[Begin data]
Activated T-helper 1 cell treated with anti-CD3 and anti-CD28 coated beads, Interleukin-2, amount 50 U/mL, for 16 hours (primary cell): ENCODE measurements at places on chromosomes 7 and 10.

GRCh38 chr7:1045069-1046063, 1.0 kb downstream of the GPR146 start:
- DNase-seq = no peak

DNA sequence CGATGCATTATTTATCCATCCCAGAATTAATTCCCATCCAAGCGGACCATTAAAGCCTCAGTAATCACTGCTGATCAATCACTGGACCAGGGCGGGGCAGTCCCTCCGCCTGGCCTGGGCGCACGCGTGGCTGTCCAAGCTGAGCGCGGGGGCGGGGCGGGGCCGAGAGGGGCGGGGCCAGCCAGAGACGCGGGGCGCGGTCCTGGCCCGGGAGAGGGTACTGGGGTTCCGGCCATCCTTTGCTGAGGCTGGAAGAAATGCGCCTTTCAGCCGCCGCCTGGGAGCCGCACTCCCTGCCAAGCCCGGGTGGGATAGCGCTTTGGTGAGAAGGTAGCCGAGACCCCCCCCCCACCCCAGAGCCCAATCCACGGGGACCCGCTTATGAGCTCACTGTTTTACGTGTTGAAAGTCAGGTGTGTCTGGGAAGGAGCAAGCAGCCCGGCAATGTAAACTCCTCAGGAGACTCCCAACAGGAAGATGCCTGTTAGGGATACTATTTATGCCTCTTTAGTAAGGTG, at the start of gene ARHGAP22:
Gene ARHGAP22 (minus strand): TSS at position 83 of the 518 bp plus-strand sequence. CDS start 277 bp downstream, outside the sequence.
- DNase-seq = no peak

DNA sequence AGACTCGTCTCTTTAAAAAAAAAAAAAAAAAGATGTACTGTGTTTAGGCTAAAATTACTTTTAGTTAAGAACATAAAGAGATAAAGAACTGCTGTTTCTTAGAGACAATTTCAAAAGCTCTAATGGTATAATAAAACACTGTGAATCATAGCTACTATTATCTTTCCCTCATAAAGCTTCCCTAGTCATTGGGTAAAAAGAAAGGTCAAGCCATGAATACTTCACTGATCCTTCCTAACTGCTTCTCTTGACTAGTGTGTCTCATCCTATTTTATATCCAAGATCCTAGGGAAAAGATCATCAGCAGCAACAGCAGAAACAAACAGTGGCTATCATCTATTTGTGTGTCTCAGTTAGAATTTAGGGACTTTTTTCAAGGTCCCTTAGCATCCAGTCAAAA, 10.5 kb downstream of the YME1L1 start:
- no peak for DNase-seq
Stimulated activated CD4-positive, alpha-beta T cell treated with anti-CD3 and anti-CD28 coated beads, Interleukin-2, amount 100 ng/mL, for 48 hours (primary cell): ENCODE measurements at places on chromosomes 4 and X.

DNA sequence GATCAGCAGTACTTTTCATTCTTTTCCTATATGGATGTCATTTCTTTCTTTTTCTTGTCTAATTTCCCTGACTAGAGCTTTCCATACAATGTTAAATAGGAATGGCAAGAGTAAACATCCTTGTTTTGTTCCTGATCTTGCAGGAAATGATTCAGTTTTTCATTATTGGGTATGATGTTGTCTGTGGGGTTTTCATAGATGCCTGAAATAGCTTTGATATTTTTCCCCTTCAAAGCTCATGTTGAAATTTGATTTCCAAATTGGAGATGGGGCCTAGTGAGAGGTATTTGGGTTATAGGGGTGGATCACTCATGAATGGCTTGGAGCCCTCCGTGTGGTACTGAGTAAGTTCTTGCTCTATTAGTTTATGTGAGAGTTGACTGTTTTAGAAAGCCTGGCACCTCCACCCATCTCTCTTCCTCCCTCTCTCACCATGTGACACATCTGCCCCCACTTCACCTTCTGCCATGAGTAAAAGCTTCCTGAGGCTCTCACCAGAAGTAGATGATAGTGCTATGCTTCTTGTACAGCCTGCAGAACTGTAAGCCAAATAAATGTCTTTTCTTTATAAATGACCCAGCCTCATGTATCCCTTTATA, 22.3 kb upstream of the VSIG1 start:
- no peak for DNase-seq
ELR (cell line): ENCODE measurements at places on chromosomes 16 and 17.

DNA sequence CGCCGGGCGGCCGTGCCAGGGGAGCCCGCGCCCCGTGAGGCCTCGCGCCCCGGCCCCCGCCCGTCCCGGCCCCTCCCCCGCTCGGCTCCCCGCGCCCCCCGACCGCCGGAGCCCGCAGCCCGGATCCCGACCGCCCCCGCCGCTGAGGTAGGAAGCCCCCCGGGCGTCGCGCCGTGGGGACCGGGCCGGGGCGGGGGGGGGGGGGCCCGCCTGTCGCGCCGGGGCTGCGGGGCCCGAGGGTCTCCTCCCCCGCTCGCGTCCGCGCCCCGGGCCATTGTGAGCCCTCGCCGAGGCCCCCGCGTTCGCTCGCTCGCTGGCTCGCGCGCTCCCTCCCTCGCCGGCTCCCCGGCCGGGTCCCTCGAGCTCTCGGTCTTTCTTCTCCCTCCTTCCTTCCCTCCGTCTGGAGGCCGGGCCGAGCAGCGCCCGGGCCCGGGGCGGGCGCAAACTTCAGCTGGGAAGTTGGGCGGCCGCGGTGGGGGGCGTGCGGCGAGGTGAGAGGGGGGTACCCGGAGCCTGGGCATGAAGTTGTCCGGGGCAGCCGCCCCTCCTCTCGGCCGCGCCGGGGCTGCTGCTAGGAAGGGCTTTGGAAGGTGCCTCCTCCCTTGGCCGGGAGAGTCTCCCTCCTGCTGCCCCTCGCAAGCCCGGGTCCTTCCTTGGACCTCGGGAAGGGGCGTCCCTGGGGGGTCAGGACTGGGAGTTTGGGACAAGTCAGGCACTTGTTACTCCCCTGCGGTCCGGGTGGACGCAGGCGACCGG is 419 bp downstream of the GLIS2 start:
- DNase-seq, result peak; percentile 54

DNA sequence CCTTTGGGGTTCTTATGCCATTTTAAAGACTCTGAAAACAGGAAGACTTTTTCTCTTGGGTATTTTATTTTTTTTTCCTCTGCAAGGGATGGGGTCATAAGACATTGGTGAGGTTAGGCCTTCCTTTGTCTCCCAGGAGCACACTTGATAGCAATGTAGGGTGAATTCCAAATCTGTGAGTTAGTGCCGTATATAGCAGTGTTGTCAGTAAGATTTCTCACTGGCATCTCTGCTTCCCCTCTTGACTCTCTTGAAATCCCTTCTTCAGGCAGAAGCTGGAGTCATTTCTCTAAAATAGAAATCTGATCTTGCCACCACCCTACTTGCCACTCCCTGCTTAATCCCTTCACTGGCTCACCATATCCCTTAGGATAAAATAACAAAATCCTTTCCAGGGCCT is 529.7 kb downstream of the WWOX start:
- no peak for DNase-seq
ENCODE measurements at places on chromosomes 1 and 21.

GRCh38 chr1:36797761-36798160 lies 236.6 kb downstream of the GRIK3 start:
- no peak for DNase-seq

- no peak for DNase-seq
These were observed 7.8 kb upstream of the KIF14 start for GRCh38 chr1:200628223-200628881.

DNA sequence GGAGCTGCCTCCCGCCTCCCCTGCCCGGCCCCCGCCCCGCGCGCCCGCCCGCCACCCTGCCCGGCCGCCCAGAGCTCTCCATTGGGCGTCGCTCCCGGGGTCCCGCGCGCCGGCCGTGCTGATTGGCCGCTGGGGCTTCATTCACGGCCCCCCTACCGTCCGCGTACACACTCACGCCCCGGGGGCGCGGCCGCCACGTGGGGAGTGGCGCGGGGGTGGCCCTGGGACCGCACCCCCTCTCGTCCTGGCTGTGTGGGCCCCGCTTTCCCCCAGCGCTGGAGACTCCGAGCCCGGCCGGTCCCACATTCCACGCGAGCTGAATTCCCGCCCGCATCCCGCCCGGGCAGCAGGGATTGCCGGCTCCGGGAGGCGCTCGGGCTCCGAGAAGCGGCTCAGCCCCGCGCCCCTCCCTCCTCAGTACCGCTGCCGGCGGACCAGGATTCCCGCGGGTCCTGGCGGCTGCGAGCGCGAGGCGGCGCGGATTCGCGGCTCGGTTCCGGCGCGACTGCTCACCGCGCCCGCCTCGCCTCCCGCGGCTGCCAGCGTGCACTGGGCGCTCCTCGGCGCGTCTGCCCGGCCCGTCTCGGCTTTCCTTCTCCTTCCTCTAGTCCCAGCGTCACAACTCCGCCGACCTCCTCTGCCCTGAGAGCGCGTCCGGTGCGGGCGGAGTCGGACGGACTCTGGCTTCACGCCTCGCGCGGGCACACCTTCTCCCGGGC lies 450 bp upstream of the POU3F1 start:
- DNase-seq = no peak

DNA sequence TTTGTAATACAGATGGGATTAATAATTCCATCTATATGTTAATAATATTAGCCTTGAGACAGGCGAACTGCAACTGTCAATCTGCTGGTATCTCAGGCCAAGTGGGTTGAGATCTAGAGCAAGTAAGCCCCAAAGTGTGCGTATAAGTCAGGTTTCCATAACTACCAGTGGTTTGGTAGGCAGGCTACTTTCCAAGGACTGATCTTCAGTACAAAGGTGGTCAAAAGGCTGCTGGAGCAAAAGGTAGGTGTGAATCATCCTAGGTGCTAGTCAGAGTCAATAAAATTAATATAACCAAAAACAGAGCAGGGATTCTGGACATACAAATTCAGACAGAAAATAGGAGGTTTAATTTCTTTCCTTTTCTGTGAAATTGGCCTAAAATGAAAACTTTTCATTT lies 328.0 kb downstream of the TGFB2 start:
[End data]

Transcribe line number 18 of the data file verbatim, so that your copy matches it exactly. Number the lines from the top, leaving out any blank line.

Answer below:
GRCh38 chr1:36797761-36798160 lies 236.6 kb downstream of the GRIK3 start: